The full title of this book by Sarah Arrow is
Zero to Psychographics: Your guide to uncovering your target audience using psychographics
In my review posted on Amazon.co.uk, I gave it Three Stars. This means Worthwhile.
Here is my book review.
A short introduction that’s quite technical
It’s common sense but your potential market is made of up many different types of people in different situations and with different goals and motivations.
When you’re in a one-to-one selling situation, some of the differences are easy to identify (sex, age etc) and some well thought through questions and careful listening can help you clarify exactly what is likely to drive a particular person to need, want and therefore consider buying your product or service.
In marketing, you don’t have the luxury of this interaction and if you treat the market as one homogeneous mass, you’re likely to create very bland marketing messages which appeal to no one. When you’re keen to be the first choice for some, being seen as fifth choice and OK by many, does you know favours. You only get the money if you’re #1.
Psychographics is the science of understanding how particular customers think and behave based on their underlying beliefs and values combined with factors from their own situation.
This book goes some way to introducing psychographics and explaining how to produce psychographic profiles and, if you’re put off by “blogging” in the title don’t be. It’s audience is much wider and the ideas apply to all marketing. I thought it was quite a dry and technical read for what is a fascinating subject. I think that’s probably because we lost the human dimension in a book about identifying that very thing.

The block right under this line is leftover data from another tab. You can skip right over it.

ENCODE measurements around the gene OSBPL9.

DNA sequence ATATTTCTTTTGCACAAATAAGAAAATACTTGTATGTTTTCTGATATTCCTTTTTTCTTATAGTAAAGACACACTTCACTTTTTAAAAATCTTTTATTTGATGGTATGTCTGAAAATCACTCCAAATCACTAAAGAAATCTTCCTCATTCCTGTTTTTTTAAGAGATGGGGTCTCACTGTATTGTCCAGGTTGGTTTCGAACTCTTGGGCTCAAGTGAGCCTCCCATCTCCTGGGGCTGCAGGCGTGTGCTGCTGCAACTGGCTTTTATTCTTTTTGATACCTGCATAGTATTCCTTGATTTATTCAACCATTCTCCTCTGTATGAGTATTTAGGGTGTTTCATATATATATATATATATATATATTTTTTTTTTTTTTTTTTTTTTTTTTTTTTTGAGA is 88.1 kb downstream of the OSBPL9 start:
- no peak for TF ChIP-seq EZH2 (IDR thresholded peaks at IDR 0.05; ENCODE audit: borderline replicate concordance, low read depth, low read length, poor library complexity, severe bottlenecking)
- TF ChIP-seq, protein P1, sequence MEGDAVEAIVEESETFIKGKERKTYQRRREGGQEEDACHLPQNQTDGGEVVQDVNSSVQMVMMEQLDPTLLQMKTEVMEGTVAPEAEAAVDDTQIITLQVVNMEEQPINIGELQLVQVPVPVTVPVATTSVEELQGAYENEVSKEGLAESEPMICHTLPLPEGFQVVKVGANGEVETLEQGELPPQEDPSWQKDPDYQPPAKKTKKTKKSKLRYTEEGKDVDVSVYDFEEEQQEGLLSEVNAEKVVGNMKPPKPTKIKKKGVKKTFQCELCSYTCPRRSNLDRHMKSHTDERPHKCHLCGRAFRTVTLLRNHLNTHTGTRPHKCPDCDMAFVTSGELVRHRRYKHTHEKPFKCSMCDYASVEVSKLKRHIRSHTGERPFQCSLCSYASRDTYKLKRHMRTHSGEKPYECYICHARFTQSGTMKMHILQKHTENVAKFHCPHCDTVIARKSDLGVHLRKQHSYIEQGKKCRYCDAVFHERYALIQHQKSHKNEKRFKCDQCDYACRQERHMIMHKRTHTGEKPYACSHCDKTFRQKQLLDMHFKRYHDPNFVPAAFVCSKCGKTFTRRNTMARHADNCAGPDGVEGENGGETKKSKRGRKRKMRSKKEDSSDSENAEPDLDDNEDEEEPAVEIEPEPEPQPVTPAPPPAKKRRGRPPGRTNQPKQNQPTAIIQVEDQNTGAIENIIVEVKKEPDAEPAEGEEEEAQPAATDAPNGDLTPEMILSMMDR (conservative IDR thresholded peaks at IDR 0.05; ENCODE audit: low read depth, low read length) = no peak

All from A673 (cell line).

The main use of psychographics is to help identify typical customer profiles or avatars in a market and how they can form distinct groups which require separate marketing messages. From going to the possibility of a market of one (personal selling) to a total market, in between you have to group and combine because there is an obvious cost of creating different marketing messages, different marketing channels, different products and services and I didn’t feel the book covered the issue of how to consolidate individual psychographic characteristics into meaningful groups that make up meaningful customer profiles.
It would have been nice to have seen a few example markets broken down into different into different psychographic groups that were then turned into profiles with different marketing messages. I think that would have helped readers understand the power of the techniques much more as they could see how different people with different intentions accumulate in one market.
I realise I’m describing a much larger, more expensive book but that’s exactly the problem. If you’re going to start down this way, you need to understand how to get to the end and I didn’t feel this book delivered for practitioners and business owners. On the plus side, the book might suit marketing and business studies students who want a more theoretical look at psychographics.There are many thousand of business books, you can see the full list of my reviews at Business Books Reviews by Paul Simister (Please click). I've also narrowed these down to a list of the 12 Best Business Books For Business Owners & Entrepreneurs (Please click).
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